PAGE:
The International Criminal Court (ICC) has, to date, opened cases exclusively in Sub-Saharan Africa. The Statute of the ICC, also known as the Rome Statute, entered into force on July 1, 2002, and established a permanent, independent Court to investigate and bring to justice individuals who commit war crimes, crimes against humanity, and genocide. As of October 2010, 114 countries-including 31 African countries, the largest regional block-were parties to the Statute. The United States is not a party. This report provides background on current ICC cases and examines issues raised by the ICC's actions in Africa.
Changes in the Arctic: Background and Issues for Congress
This report provides an overview of Arctic-related issues for Congress, and refers readers to more in-depth CRS reports on specific Arctic-related issues. Some general issues include Arctic territorial disputes; commercial shipping through the Arctic; Arctic oil, gas, and mineral exploration; endangered Arctic species; and increased military operations in the Arctic, which could cause the region in coming years to become an arena of international cooperation or competition.
Iran Nuclear Agreement
This report provides background on the agreement negotiated by Iran and six other countries (the United States, the United Kingdom, France, Russia, China, and Germany--collectively known as the P5+1) regarding Iran's nuclear program, and discusses the implications for U.S.-Iran relations.
Energy Tax Policy: Historical Perspectives on and Current Status of Energy Tax Expenditures
This report examines how current revenue losses resulting from energy tax provisions compare to historical losses and provides a foundation for understanding how current energy tax policy evolved by providing a longitudinal perspective on energy tax policy and expenditures.
Changes in the Arctic: Background and Issues for Congress
This report provides an overview of Arctic-related issues for Congress, and refers readers to more in-depth CRS reports on specific Arctic-related issues.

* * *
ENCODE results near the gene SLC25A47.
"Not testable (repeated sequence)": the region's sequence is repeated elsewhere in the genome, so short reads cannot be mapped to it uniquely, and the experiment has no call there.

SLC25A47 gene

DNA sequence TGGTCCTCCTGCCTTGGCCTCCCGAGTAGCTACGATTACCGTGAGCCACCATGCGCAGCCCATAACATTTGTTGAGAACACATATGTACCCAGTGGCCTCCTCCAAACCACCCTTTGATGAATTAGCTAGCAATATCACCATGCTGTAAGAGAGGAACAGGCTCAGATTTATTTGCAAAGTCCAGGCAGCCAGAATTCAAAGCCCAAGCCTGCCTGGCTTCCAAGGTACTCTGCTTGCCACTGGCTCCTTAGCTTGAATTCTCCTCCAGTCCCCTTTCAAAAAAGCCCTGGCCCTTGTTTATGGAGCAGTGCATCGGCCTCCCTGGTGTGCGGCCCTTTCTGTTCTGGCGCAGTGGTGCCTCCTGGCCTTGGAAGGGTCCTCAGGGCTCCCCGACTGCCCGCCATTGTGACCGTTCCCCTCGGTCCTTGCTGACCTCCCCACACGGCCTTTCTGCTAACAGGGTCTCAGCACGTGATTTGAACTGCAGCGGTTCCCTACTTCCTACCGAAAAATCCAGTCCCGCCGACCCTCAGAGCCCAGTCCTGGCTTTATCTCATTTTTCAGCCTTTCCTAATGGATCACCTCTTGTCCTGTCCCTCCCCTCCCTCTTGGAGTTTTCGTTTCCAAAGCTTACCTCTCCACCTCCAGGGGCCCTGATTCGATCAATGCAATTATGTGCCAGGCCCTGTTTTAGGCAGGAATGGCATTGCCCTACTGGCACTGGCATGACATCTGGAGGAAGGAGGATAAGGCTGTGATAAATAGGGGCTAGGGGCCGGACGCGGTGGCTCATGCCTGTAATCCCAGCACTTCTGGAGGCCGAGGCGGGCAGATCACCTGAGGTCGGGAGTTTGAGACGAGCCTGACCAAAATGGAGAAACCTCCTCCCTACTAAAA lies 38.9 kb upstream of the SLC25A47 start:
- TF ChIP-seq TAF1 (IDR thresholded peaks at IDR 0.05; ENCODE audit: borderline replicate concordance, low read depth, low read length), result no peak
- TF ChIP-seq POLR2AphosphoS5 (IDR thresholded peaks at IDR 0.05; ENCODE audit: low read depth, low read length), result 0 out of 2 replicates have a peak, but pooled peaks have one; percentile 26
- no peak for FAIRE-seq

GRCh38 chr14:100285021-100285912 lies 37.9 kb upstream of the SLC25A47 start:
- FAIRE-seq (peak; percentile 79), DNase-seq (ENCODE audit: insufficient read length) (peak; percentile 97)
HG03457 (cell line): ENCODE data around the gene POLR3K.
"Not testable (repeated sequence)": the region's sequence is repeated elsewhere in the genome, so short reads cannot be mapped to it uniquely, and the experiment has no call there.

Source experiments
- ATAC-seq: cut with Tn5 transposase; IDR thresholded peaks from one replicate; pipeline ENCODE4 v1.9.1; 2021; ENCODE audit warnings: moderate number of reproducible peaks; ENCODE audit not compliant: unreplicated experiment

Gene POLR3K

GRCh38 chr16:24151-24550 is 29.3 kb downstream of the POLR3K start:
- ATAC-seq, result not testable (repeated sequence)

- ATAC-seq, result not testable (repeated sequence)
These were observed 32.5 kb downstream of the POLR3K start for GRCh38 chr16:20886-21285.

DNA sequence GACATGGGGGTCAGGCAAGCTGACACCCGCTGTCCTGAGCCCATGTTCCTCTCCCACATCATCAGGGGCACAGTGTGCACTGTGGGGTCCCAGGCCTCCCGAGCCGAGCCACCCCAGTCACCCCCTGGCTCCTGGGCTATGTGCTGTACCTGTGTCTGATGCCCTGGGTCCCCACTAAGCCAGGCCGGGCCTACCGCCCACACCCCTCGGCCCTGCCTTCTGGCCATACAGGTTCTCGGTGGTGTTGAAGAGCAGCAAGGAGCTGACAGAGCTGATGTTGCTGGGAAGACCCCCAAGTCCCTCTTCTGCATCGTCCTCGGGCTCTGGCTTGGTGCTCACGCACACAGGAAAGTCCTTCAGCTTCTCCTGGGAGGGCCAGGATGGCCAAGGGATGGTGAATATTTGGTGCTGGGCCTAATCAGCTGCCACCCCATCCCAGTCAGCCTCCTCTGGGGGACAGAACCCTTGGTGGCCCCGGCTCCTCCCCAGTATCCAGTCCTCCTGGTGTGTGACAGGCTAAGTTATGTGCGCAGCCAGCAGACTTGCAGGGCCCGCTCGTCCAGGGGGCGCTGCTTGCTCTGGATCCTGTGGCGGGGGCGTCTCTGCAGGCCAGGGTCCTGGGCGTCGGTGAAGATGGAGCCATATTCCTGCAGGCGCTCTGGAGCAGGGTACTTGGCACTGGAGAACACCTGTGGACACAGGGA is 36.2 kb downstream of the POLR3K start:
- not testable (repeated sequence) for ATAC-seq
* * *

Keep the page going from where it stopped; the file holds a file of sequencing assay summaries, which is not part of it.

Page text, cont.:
Biomass: Comparison of Definitions in Legislation Through the 111th Congress
The use of biomass as an energy feedstock is emerging as a potentially viable alternative to address U.S. energy security concerns, foreign oil dependence, rural economic development, and diminishing sources of conventional energy. Biomass (organic matter that can be converted into energy) may include food crops, crops for energy, crop residues, wood waste and byproducts, and animal manure. Most legislation involving biomass has focused on encouraging the production of liquid fuels from corn. For over 30 years, the term biomass has been a part of legislation enacted by Congress for various programs, indicating some interest by the general public and policymakers in expanding its use. To aid understanding of why U.S. consumers, utility groups, refinery managers, and others have not fully adopted biomass as an energy resource, this report investigates the characterization of biomass in legislation.
Iran Sanctions
This report analyzes U.S. and international sanctions against Iran and provides some examples, based on open sources, of companies and countries that conduct business with Iran.
Iran Sanctions
This report analyzes U.S. and international sanctions against Iran and, in so doing, provides examples, based on a wide range of open source reporting, of companies and countries that conduct business with Iran.
Iran Sanctions
This report discusses the recent development regarding the negotiations with Iran about its nuclear program. It provides background information on Iranian nuclear program and debates the November 24 Joint Plan of Action Elements.
Iran Sanctions